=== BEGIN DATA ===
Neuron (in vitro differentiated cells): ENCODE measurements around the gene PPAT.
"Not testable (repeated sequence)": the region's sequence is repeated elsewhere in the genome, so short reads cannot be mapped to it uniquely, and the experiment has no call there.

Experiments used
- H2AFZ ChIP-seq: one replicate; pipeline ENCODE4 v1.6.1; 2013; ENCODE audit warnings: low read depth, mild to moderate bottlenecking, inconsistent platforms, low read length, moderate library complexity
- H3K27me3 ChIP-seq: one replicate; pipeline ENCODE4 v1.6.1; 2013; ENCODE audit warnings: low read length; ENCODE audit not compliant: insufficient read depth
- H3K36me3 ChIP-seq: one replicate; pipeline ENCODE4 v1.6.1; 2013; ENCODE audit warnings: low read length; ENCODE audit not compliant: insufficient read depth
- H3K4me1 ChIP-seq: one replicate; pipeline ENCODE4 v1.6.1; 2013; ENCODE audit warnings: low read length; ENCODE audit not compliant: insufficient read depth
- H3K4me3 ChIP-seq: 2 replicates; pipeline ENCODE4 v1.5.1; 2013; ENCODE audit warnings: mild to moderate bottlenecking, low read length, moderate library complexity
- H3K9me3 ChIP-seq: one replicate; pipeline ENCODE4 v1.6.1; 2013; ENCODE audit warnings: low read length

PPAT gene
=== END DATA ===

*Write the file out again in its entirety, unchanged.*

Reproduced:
Neuron (in vitro differentiated cells): ENCODE measurements around the gene PPAT.
"Not testable (repeated sequence)": the region's sequence is repeated elsewhere in the genome, so short reads cannot be mapped to it uniquely, and the experiment has no call there.

Experiments used
- H2AFZ ChIP-seq: one replicate; pipeline ENCODE4 v1.6.1; 2013; ENCODE audit warnings: low read depth, mild to moderate bottlenecking, inconsistent platforms, low read length, moderate library complexity
- H3K27me3 ChIP-seq: one replicate; pipeline ENCODE4 v1.6.1; 2013; ENCODE audit warnings: low read length; ENCODE audit not compliant: insufficient read depth
- H3K36me3 ChIP-seq: one replicate; pipeline ENCODE4 v1.6.1; 2013; ENCODE audit warnings: low read length; ENCODE audit not compliant: insufficient read depth
- H3K4me1 ChIP-seq: one replicate; pipeline ENCODE4 v1.6.1; 2013; ENCODE audit warnings: low read length; ENCODE audit not compliant: insufficient read depth
- H3K4me3 ChIP-seq: 2 replicates; pipeline ENCODE4 v1.5.1; 2013; ENCODE audit warnings: mild to moderate bottlenecking, low read length, moderate library complexity
- H3K9me3 ChIP-seq: one replicate; pipeline ENCODE4 v1.6.1; 2013; ENCODE audit warnings: low read length

PPAT gene